And her gratitude extends to who she is off camera. “The coolest moment for me was one of my fans at the mall saw me and came up, and she was wearing my earrings. She wanted a picture, but I wanted a picture with her as well. Of course, you want to see it on the red carpet. You want to see it on the movie stars. I want to see my fans wearing it. It was an everyday person, and we were both wearing my earrings.”
“I design my stuff for me,” she says, meaning normal women doing all kinds of things in their weekly schedules. “I’ll go on a play date, and then, I’ll go out to dinner. I wanted to be able to design bracelets and necklaces for my daily life, but at the same time, my mother and all of her friends in their 60s love my jewelry, and we’ve sold it to some people who are 16. It depends on your taste. You can wear it with a ball gown at night or to a PTA meeting in the morning. It’s beautiful, timeless and for all occasions. It’s for a woman who wants a little bit of sparkle, which is everybody out there. It is all handmade in Orange County.”
As she seeks to end up on the list of designers sold at Bloomingdale’s, Lydia’s surprise decision leaves a hole in the OC Housewives lineup. I nominated Brian, the PopGoestheWeek.com owner you see photographed up top, as a new castmate. He may have a shot now!
“First of all, he’d have to become a woman. We have never had a man! That would be his first step. I think there isn’t really a mold. I was nervous when they asked me to be on the show.” So far, so good. All Brian needs is a sex change. Continuing…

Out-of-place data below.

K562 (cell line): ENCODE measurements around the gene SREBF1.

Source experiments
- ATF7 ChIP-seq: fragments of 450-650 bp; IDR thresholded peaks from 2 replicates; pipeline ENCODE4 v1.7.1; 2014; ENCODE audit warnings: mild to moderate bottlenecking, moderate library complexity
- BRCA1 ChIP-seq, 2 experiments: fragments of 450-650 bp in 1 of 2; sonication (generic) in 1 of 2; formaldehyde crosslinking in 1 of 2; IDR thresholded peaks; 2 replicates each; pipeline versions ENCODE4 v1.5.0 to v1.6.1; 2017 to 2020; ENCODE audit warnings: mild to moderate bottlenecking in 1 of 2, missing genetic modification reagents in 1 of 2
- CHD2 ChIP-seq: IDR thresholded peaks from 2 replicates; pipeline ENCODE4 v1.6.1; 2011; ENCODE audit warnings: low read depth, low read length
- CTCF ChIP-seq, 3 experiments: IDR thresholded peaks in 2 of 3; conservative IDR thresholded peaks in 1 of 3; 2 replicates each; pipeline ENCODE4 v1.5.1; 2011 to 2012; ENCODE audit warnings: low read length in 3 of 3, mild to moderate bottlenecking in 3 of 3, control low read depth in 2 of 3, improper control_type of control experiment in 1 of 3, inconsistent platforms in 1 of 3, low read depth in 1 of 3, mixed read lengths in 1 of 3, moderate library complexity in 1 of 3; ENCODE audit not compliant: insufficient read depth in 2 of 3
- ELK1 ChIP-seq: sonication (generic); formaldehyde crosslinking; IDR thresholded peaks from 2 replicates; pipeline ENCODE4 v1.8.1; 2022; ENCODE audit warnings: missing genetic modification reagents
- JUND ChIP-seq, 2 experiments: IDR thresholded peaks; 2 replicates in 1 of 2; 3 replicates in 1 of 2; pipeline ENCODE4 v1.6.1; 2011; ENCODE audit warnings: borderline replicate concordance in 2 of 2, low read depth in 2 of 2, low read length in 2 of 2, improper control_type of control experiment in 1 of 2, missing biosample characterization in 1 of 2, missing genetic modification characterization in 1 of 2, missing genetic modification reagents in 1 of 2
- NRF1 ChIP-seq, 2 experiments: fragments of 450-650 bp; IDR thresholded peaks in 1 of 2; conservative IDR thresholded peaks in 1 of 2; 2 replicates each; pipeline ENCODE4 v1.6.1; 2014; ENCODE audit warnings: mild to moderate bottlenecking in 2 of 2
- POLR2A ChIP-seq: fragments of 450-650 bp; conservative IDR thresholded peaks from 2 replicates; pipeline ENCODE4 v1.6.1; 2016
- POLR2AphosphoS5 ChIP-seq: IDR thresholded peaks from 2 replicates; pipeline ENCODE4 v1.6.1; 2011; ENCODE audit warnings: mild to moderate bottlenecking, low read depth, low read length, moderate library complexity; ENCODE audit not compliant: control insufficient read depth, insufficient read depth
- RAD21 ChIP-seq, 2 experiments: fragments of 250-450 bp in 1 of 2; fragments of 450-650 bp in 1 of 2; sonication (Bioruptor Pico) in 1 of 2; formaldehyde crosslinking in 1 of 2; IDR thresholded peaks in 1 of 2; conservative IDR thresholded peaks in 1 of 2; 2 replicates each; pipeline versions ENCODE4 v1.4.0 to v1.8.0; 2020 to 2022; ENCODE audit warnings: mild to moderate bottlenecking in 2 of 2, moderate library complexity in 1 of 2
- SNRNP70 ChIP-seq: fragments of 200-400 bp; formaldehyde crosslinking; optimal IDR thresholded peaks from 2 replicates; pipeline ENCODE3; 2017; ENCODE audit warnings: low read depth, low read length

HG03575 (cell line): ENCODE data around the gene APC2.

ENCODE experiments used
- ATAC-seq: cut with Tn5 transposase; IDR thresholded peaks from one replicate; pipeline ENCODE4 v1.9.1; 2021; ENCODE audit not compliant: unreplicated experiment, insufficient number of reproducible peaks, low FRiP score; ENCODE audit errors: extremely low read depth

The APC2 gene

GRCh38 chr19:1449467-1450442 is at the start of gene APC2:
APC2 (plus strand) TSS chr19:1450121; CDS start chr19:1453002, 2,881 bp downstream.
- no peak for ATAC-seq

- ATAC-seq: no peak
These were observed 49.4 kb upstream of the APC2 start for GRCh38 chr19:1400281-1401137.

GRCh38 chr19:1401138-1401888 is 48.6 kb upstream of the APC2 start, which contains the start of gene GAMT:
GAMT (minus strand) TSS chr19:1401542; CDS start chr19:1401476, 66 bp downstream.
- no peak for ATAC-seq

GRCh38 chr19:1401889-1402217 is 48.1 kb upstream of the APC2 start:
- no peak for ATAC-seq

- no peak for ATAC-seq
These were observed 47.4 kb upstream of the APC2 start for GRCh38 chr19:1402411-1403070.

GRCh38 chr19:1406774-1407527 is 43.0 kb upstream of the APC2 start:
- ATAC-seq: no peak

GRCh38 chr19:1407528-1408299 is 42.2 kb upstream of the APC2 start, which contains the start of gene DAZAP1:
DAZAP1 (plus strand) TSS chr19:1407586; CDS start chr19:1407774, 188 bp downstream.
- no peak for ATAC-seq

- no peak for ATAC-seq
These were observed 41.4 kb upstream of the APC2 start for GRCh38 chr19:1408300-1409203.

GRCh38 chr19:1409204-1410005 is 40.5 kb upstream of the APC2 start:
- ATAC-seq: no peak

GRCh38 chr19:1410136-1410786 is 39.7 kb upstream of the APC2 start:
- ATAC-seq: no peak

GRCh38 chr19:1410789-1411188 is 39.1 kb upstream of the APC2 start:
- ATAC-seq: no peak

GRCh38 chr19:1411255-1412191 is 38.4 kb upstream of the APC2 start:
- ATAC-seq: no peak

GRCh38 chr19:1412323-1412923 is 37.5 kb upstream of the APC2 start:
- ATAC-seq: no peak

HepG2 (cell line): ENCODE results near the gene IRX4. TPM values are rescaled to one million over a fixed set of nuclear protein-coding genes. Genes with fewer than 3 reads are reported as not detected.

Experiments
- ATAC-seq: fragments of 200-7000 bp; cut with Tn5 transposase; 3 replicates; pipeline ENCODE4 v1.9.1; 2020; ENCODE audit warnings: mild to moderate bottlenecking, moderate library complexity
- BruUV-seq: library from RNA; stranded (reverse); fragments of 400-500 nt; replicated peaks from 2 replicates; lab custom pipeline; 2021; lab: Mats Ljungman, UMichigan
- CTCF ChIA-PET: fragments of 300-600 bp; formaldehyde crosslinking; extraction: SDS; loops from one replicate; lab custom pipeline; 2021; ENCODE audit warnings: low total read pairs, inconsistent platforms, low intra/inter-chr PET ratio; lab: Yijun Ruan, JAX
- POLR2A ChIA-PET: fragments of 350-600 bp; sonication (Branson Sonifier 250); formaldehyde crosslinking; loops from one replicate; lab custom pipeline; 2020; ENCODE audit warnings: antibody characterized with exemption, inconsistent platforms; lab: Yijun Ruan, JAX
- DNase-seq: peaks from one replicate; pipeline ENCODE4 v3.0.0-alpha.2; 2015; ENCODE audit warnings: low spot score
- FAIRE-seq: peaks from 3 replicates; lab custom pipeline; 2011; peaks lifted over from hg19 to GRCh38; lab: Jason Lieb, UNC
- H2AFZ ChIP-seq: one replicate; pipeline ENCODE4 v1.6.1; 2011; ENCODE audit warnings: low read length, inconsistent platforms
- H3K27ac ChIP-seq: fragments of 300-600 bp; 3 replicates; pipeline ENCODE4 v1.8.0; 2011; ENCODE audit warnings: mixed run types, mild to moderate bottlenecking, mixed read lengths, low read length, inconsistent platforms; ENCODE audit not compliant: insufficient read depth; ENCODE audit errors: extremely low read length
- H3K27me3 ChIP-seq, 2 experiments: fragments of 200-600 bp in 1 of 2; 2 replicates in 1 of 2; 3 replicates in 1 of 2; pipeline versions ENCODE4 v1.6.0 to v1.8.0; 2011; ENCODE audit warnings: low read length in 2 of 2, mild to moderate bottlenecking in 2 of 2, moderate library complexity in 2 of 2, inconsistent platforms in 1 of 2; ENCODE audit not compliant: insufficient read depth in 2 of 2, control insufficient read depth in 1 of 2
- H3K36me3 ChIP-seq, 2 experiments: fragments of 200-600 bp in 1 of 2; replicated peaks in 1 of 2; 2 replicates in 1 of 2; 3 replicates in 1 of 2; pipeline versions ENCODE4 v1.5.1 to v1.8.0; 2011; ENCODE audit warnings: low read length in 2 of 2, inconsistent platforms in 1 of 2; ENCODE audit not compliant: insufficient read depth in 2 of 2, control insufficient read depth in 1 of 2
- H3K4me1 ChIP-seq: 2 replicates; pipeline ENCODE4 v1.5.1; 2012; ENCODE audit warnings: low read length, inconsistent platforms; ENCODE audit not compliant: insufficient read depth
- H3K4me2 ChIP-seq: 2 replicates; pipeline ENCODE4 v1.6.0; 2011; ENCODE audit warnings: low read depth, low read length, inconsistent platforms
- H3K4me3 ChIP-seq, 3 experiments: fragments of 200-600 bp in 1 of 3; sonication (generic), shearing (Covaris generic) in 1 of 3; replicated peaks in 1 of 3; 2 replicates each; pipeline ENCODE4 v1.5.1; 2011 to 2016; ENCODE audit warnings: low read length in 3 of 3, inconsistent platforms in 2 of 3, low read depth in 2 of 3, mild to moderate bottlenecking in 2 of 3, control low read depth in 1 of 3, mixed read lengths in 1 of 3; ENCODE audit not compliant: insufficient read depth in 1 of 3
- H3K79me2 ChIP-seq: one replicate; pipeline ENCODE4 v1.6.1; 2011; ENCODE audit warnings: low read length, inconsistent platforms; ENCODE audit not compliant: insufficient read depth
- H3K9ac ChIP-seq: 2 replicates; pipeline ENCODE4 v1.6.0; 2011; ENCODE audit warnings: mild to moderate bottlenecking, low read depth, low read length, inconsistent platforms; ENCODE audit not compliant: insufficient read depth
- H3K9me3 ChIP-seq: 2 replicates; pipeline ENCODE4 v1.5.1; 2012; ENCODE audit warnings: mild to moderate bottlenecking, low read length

“I don’t think I am a typical Housewife,” McLaughlin, who is not native to Orange County but Canadian-born, says. “I like being with joyful people. This show was a lot of drama. The producers were big on me saying they wanted me to be myself. You don’t have to pretend to be something you aren’t. As long as he’s a strong, opinionated woman, has his views and isn’t afraid to say what they are, he’d be a perfect Housewife.”
The last step is Brian needs to move within the filming vicinity. “You’re recommended by a friend or someone you know. I knew Alexis. I think for me, particularly, the casting directors and our company are the same producers for The Real Housewives of Beverly Hills. Lisa from Beverly Hills has worked with our magazine. They just heard from the beginning that I was at Beverly Hills Lifestyle Magazine, and I moved across the street from Alexis, so it was two worlds colliding.”